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What can we learn from the Ockenden report?

Ockenden-Report

The release of the Ockenden report was a sobering day for everyone around the world involved in maternity care. But it was also a day to take stock, learn from mistakes, and resolve to do better.

In case you missed it, the long awaited Ockenden inquiry into maternity services at the Shrewsbury and Telford Hospital NHS Trust in the UK was released earlier this year. Investigating what has been described as the biggest maternity scandal in the history of the NHS, the report concluded that repeated failures in care likely led to the deaths of more than 200 babies and 9 mothers, as well as more than 100 instances of devastating, lifelong injuries.

While these events are half a world away, many of the themes uncovered in the Ockenden report unfortunately ring true here in Australia. These include inadequate resourcing, low staff morale, and lack of collaboration between obstetricians, midwives, and managers. Every day we hear from women and families who readily identify these issues as contributing factors in their own traumatic births.

Another familiar theme identified in the Ockenden report is the unintended harm that can come from imposing ‘normal’ birth targets on individual women. As the report revealed, the Shrewsbury and Telford Hospital Trust had a focus on reducing caesarean rates and was, at one time, lauded for having one of the lowest caesarean rates in the UK. We now know that, for many women and babies, this came at a cost, with lifesaving interventions called too late.

While we hope to never experience a maternity scandal of this scale here in Australia, the Ockenden report is a sobering reminder of the importance of well-staffed and resourced maternity units, and collaborative, multidisciplinary care. It is also a timely reminder that population-wide birth ‘targets’ – be they for ‘normal’ birth, or any other mode of delivery – ultimately do more harm than good. What matters is informed, patient-centred care where women and families are listened to and their own values, desires and risk factors are put front and centre. There is no best, one-size-fits all way to birth.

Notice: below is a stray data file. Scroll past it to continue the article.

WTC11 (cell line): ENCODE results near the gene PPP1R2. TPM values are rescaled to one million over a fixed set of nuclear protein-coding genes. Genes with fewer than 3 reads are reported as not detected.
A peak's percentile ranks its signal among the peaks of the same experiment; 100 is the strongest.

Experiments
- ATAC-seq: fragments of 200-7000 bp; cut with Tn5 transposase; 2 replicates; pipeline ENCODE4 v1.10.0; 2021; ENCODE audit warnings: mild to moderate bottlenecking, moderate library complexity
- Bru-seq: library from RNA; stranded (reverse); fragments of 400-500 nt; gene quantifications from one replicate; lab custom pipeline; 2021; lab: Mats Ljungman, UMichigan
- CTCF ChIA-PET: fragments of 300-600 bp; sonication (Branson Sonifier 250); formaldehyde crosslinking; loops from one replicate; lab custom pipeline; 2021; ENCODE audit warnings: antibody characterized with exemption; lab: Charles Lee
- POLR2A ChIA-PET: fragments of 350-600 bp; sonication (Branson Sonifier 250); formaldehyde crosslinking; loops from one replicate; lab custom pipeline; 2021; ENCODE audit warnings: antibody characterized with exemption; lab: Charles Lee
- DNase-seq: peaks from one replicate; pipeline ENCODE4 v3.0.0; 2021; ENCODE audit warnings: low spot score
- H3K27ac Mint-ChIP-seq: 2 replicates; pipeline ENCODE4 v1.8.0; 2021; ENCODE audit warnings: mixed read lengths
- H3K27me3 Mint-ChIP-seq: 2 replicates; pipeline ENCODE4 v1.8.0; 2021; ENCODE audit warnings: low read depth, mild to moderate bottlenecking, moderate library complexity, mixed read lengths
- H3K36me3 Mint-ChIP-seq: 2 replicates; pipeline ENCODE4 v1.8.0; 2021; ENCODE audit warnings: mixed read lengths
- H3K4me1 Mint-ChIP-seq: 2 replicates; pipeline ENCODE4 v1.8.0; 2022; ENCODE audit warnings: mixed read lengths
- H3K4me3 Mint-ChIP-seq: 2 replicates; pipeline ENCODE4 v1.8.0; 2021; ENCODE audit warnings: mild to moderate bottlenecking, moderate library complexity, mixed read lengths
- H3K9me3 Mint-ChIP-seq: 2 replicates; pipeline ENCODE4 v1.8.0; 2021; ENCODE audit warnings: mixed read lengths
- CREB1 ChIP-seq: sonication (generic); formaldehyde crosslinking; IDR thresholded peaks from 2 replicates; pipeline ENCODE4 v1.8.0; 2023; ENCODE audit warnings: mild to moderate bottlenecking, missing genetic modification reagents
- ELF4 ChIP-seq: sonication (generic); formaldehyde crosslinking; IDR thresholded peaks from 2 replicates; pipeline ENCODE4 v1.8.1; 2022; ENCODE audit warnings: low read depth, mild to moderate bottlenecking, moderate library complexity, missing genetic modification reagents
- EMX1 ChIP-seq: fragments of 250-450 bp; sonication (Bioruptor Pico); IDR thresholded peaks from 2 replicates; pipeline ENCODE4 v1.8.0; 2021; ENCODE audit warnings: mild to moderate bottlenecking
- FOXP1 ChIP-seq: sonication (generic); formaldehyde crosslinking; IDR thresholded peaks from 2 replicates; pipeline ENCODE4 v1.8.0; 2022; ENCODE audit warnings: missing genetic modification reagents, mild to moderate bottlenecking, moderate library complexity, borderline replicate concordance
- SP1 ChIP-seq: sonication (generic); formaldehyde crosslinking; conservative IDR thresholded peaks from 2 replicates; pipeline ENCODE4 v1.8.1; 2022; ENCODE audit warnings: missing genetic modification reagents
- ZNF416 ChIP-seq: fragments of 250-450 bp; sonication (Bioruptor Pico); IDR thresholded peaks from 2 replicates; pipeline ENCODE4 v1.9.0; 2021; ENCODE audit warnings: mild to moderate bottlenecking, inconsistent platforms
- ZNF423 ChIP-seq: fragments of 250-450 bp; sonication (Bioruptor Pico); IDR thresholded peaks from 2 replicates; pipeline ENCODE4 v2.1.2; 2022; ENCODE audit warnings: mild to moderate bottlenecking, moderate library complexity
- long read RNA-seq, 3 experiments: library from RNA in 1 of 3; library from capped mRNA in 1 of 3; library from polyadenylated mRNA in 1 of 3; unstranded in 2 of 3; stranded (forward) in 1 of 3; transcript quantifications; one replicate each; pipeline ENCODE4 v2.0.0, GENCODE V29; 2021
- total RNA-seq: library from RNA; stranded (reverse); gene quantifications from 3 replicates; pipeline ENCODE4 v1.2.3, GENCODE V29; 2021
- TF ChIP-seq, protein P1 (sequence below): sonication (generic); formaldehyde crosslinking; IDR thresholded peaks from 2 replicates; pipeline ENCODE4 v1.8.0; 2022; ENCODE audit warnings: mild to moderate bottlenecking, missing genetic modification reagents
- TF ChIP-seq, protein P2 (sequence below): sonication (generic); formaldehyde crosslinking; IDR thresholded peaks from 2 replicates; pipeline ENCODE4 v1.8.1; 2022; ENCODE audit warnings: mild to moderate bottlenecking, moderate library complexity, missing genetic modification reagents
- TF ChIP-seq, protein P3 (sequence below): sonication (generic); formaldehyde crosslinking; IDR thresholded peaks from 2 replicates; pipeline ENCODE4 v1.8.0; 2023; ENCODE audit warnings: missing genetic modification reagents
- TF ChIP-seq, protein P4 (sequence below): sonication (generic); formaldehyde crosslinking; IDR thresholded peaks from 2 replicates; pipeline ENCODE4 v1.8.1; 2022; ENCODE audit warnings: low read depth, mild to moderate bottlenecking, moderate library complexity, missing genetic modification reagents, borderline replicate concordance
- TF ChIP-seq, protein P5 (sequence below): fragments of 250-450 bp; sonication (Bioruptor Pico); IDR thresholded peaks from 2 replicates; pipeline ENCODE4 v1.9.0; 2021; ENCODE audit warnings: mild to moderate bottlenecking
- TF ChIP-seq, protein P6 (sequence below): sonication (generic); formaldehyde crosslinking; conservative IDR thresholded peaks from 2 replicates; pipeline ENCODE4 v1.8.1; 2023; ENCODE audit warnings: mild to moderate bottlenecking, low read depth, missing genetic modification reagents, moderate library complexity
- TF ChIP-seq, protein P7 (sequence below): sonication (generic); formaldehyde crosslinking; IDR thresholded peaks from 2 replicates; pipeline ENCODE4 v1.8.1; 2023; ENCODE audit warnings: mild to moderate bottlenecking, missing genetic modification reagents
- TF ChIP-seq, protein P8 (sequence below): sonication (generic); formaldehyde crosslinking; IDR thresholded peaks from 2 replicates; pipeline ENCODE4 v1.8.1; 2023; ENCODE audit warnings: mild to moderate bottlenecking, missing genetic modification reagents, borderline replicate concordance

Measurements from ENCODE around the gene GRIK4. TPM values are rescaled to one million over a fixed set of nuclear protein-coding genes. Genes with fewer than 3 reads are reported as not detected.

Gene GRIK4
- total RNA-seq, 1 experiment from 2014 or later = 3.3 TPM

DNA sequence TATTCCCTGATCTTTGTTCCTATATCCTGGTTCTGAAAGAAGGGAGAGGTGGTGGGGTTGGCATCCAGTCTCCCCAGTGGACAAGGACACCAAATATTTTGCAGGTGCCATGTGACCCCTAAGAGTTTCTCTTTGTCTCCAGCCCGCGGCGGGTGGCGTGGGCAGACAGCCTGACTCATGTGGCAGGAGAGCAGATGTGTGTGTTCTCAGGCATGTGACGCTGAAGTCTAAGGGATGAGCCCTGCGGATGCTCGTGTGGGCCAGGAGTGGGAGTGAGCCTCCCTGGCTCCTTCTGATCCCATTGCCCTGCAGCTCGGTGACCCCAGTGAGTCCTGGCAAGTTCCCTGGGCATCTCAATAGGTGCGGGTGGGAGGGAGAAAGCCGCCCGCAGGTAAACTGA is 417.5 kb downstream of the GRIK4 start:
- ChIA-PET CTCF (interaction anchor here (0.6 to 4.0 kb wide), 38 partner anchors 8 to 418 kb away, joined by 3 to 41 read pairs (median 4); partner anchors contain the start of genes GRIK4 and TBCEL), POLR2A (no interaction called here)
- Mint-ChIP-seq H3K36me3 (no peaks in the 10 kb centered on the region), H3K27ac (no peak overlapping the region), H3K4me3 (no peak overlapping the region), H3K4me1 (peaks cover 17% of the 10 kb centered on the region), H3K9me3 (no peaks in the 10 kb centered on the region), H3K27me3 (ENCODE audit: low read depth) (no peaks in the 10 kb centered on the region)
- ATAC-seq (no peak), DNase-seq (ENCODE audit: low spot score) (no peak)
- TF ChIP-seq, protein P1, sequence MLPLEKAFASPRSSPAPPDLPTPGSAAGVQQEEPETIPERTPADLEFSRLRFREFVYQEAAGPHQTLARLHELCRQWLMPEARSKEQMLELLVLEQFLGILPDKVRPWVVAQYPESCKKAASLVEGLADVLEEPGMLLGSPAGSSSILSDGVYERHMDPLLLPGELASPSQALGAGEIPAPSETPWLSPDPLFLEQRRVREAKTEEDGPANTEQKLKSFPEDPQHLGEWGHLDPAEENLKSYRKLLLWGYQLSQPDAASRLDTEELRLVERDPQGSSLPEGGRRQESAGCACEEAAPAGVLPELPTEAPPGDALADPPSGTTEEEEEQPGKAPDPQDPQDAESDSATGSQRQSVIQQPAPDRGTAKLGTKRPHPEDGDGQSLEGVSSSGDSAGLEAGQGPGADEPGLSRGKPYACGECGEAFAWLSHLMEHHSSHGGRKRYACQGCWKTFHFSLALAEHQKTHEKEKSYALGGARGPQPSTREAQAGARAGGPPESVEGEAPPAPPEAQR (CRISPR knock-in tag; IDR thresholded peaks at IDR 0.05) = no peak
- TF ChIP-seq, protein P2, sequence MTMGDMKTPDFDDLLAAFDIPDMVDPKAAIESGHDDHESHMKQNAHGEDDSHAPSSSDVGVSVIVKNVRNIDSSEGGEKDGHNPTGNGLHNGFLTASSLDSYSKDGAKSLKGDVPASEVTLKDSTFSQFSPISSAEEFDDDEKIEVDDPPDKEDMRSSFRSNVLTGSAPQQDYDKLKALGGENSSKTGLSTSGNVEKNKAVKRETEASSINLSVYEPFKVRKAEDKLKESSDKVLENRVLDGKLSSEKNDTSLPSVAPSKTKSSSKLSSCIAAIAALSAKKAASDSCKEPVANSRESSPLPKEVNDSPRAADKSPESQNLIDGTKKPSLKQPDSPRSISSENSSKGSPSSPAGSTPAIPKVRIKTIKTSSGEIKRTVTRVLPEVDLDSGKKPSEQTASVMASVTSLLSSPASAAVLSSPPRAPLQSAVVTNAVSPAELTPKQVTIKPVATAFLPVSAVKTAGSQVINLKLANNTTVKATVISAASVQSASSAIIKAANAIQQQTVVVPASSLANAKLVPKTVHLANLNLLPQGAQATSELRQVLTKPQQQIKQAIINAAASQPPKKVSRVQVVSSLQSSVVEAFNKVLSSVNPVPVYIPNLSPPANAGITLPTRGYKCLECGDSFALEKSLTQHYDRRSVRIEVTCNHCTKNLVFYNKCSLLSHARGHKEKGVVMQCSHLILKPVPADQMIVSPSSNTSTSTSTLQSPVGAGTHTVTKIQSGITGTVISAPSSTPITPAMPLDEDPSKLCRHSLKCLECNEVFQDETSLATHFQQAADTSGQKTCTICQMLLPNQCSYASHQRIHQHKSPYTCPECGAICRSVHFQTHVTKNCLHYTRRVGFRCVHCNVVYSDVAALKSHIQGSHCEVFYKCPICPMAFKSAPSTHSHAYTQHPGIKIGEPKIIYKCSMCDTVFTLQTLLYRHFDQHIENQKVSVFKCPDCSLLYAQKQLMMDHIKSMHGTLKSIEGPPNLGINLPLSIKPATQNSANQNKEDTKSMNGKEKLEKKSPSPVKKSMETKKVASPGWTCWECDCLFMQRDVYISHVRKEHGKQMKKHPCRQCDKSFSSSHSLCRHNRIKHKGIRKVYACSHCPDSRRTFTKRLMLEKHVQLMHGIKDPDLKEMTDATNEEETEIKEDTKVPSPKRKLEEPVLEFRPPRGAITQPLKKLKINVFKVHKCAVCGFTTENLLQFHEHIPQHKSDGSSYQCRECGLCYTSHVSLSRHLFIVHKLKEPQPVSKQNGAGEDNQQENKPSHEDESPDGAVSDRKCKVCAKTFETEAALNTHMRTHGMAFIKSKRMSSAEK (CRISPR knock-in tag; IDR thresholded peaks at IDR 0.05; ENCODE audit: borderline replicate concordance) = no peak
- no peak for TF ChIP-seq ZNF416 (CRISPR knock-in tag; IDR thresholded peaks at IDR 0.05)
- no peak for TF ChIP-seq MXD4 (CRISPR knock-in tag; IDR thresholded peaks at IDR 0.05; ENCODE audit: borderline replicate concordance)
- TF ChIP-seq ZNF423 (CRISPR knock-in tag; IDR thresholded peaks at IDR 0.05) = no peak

Fortunately, this was recently acknowledged by both the Royal College of Obstetricians and Gynaecologists, and the Royal College of Midwives (RCM), in the UK. In the wake of the Ockenden report, both organisations expressed regret that the campaign for ‘normal’ birth had gone too far.

“If a group of people promote normal birth as better than another form of birth, that’s not putting women at the centre of care,”

said Chief Executive of the Royal College of Midwives, Gill Walton.


Meanwhile, the NHS has told all maternity units to abandon “potentially unsafe” targets aimed at lowering caesarean rates.

Here in Australia, there have been similar attempts in certain jurisdictions to impose targets aimed at reducing caesareans. As far as we know, most of these policies have been abandoned or put on hold, but anecdotally we regularly hear from women who say they felt pressured to birth a certain way and believe they were injured or traumatised as a direct result.

We can only hope the lessons out of the UK permeate every corner of maternity care worldwide, so these mistakes are never repeated.


If you would like to connect with a person who has experienced birth-related trauma, please contact our Peer2Peer Support service to connect with one of our Peer Mentors.

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